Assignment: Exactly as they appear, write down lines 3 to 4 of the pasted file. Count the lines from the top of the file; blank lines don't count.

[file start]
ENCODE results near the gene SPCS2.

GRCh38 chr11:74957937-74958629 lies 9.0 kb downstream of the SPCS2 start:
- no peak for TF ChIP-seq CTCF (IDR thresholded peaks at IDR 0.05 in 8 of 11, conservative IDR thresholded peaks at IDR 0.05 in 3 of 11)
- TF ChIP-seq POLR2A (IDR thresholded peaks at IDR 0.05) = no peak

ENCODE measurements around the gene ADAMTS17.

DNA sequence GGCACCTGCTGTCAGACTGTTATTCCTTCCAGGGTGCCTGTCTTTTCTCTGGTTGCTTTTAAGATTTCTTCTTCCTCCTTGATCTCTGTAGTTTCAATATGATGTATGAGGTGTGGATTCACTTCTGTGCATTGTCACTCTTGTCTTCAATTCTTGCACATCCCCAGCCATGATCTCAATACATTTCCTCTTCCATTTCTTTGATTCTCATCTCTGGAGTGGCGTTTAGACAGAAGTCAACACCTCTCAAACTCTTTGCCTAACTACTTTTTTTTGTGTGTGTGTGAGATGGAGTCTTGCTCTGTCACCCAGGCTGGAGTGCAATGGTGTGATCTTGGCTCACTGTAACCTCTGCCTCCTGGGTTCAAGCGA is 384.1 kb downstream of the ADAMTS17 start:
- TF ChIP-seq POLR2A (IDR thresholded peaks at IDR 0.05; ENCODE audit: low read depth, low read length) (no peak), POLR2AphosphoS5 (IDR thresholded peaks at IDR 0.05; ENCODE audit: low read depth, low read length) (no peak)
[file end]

- no peak for TF ChIP-seq CTCF (IDR thresholded peaks at IDR 0.05 in 8 of 11, conservative IDR thresholded peaks at IDR 0.05 in 3 of 11)
- TF ChIP-seq POLR2A (IDR thresholded peaks at IDR 0.05) = no peak